Opponents have an enormous challenge to overcome. They will not hesitate to argue that Obama is a bumbling yokel who got buffaloed by the Iranians, although it is a lot tougher to argue that case against the real negotiators, Under-secretary of State Wendy Sherman and Kerry. Critics also need to explain how the British, French, Chinese, Russians and Germans got buffaloed, since they shared the negotiating obligations.

A special challenge is presented by U.S. allies who oppose the deal, especially Saudi Arabia and Israel. The Saudis have complex issues at stake, of course, and already are feeling the impact of lower oil prices as a result of the anticipated deal. To suggest the Saudis have some powerful economic self-interest in maintaining the Iranian sanctions seems pretty self-evident.

The Israelis are a different matter, and as the statements from Prime Minister Netanyahu and Bennett have illustrated, they will expend significant energy trying to inflame the Congress and the American Jewish community to rally against the deal. This strategy has real dangers for Israel in terms of diminishing its brand in the U.S., and with many American Jews as well (although portions of the U.S. community help inflame extreme opinions in Israel).  For all the harsh rhetoric and saber-rattling, Israel – the one country in the region that does have nuclear weapons – has failed to present a credible alternative to an enforceable deal other than a military strike at Iran that would be an ineffective disaster on political, strategic and humanitarian grounds. So the blowhards in Jerusalem, like the blowhards in the Congress, will continue to fire off rhetorical missiles against this treaty, but they are only blanks because the alternative – no treaty and continued Iranian weapon development – is untenable for Israel and the world.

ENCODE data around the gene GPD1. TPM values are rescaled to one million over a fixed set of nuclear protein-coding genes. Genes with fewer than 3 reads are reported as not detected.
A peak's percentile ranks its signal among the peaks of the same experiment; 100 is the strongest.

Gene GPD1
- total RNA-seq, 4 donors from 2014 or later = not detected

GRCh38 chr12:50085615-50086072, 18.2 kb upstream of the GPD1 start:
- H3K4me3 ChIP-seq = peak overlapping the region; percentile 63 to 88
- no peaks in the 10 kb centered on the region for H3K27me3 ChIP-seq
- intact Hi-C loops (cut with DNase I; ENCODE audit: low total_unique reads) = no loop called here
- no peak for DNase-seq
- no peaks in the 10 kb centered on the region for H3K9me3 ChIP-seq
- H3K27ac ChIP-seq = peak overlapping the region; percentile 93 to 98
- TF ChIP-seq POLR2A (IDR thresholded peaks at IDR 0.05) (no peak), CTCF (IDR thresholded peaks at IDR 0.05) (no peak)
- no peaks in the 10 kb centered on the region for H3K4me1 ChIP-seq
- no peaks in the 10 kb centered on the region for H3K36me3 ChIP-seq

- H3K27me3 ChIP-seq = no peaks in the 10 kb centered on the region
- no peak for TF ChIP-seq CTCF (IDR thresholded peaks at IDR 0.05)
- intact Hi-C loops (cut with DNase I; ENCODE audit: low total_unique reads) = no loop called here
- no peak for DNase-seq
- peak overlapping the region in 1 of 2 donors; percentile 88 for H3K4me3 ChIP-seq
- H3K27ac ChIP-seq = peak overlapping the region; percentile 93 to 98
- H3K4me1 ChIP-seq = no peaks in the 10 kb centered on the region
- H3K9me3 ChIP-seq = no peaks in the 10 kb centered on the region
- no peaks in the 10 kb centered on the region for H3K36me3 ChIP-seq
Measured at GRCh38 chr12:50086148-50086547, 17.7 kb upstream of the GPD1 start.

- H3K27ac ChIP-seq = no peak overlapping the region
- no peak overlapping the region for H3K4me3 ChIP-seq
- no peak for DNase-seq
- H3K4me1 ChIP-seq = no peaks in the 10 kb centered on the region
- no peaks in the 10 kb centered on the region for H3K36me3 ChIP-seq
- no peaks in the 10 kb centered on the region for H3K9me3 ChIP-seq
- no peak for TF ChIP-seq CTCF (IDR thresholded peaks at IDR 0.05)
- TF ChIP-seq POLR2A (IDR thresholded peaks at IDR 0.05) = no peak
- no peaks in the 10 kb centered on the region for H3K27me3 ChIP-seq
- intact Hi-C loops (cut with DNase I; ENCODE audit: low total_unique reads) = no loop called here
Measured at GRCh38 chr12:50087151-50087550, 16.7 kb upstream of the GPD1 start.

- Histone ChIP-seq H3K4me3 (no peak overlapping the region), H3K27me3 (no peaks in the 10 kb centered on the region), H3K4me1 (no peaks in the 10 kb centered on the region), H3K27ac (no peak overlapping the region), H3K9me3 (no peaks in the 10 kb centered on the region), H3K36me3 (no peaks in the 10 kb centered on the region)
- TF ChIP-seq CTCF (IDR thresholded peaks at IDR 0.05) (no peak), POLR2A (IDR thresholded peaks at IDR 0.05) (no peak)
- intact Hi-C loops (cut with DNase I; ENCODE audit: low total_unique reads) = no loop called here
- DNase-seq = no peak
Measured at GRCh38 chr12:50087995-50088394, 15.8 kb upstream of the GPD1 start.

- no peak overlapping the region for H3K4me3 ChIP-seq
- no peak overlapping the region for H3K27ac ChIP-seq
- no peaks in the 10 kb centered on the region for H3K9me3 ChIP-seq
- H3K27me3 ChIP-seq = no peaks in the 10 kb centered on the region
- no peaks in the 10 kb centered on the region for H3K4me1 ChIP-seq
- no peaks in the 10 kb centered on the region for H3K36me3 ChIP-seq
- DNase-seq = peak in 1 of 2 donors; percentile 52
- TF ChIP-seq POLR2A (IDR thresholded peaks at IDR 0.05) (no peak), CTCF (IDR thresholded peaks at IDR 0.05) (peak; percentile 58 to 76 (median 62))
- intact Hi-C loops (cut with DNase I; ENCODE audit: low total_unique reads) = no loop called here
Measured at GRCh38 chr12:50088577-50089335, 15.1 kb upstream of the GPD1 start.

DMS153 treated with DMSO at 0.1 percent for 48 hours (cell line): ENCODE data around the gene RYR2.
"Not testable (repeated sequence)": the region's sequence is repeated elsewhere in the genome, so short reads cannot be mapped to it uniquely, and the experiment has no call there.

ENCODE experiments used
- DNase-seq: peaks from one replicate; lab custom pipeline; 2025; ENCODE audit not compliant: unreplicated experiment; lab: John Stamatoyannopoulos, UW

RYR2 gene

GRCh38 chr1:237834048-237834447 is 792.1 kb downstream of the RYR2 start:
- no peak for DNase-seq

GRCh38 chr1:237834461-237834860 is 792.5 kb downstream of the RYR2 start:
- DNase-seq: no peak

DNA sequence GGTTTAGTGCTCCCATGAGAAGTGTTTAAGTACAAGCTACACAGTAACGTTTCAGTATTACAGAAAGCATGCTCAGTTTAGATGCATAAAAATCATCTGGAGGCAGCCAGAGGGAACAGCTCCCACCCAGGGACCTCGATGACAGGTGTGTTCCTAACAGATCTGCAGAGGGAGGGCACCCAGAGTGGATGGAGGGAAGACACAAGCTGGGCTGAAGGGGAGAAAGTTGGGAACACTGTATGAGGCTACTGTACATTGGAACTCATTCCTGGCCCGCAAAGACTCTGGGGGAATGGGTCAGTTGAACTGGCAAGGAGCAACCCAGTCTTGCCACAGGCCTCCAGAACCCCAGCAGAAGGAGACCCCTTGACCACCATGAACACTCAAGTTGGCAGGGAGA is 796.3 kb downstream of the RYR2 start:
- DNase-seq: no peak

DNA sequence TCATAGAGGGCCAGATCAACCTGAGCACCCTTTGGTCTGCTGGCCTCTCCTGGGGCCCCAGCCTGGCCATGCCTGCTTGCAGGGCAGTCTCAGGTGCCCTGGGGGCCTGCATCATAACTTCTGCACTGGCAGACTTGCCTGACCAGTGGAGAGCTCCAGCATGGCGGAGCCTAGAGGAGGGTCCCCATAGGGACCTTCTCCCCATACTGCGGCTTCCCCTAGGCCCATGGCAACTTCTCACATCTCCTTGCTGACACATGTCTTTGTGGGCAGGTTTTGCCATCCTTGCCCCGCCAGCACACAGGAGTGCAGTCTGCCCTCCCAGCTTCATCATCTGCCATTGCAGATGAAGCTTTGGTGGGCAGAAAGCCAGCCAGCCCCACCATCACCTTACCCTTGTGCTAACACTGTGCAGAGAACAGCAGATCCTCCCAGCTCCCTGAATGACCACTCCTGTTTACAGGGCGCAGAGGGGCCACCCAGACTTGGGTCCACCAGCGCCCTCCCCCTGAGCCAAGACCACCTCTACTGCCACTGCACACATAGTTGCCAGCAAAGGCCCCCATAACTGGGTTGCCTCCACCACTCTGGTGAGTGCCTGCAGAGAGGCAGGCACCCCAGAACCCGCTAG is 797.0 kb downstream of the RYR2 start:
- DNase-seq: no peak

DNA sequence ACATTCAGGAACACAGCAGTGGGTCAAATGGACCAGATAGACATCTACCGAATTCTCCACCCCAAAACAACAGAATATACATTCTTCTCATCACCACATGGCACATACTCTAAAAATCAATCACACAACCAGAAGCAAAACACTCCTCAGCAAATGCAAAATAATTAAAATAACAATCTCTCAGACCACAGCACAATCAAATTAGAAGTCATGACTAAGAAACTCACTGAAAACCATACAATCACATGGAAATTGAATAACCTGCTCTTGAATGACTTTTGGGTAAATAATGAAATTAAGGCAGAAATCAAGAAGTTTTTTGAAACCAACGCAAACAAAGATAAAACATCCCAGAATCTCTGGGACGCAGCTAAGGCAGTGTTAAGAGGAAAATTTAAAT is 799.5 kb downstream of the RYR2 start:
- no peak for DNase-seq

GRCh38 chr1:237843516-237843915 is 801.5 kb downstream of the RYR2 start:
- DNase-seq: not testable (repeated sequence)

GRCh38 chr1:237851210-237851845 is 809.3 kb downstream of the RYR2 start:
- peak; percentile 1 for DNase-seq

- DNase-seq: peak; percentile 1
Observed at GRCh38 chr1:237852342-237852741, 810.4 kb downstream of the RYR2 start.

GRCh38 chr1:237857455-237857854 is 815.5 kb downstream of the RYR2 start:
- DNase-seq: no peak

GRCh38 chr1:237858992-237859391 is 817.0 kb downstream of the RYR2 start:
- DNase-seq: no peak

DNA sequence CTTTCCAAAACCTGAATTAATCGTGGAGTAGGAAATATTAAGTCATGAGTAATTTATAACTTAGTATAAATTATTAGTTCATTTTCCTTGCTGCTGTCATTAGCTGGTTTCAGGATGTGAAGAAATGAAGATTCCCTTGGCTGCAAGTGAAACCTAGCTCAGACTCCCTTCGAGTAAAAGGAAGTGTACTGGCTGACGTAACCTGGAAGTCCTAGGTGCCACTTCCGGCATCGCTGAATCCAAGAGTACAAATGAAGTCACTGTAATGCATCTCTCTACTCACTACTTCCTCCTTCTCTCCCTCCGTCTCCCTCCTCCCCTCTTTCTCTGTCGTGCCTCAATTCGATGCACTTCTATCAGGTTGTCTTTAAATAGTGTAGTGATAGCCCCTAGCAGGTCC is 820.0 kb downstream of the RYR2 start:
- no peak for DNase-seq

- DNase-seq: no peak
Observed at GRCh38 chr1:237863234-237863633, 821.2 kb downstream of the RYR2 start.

As the debate proceeds, we needs to look past the speechifying and posturing and at the bottom line: the chances for this deal being rejected is virtually zero. I wouldn’t necessarily suggest Obama or Kerry pencil in the date for the next Nobel Peace Prize ceremony, but they certainly deserve credit for a major advance that like all negotiations, legislation and agreements, requires clear-eyed vigilance and constant oversight.

Let us keep in mind the words of that other Ivy League, professorial president who confronted a recalcitrant Congress a century ago. “Unless you get the united, concerted purpose and power of the great Governments of the world behind this settlement,” Wilson said in September, 1919, “it will fall down like a house of cards.  There is only one power to put behind the liberation of mankind, and that is the power of mankind.  It is the power of the united moral forces of the world.” Let’s hope this time, the Congress looks beyond the pure politics and venomous dislike of the President and embraces this crucial step towards world peace.